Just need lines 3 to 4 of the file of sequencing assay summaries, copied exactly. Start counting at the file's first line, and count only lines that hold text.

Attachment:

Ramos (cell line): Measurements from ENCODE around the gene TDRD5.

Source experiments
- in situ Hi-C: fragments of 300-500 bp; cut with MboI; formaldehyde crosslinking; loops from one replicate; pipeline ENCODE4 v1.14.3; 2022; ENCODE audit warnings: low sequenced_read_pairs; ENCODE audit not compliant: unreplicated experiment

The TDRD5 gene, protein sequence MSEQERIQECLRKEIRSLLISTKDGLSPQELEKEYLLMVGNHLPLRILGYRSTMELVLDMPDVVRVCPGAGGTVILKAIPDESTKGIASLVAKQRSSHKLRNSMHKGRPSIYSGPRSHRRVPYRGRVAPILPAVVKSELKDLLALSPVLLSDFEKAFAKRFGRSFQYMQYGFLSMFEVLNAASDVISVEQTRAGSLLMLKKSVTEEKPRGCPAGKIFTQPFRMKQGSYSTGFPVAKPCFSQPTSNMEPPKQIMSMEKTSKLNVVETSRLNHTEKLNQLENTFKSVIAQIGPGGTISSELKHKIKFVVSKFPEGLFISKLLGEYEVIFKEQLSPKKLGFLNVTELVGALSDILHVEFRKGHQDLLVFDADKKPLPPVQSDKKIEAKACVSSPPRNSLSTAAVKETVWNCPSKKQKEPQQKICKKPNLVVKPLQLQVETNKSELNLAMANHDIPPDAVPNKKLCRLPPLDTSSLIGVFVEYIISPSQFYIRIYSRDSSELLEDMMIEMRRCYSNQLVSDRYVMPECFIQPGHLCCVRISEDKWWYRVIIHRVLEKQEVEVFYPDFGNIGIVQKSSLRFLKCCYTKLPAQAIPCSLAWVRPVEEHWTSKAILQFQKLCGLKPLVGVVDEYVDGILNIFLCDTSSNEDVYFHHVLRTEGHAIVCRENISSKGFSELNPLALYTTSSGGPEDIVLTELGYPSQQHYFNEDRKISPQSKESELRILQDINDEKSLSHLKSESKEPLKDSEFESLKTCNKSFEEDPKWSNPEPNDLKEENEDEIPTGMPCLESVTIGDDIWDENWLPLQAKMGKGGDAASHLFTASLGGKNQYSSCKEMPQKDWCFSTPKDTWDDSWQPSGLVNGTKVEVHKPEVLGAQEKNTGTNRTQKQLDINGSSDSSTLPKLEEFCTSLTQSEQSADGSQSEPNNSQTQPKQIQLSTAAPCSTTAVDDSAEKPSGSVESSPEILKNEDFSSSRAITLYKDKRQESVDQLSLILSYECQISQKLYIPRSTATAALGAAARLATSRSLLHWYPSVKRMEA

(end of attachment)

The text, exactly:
- in situ Hi-C: fragments of 300-500 bp; cut with MboI; formaldehyde crosslinking; loops from one replicate; pipeline ENCODE4 v1.14.3; 2022; ENCODE audit warnings: low sequenced_read_pairs; ENCODE audit not compliant: unreplicated experiment

The TDRD5 gene, protein sequence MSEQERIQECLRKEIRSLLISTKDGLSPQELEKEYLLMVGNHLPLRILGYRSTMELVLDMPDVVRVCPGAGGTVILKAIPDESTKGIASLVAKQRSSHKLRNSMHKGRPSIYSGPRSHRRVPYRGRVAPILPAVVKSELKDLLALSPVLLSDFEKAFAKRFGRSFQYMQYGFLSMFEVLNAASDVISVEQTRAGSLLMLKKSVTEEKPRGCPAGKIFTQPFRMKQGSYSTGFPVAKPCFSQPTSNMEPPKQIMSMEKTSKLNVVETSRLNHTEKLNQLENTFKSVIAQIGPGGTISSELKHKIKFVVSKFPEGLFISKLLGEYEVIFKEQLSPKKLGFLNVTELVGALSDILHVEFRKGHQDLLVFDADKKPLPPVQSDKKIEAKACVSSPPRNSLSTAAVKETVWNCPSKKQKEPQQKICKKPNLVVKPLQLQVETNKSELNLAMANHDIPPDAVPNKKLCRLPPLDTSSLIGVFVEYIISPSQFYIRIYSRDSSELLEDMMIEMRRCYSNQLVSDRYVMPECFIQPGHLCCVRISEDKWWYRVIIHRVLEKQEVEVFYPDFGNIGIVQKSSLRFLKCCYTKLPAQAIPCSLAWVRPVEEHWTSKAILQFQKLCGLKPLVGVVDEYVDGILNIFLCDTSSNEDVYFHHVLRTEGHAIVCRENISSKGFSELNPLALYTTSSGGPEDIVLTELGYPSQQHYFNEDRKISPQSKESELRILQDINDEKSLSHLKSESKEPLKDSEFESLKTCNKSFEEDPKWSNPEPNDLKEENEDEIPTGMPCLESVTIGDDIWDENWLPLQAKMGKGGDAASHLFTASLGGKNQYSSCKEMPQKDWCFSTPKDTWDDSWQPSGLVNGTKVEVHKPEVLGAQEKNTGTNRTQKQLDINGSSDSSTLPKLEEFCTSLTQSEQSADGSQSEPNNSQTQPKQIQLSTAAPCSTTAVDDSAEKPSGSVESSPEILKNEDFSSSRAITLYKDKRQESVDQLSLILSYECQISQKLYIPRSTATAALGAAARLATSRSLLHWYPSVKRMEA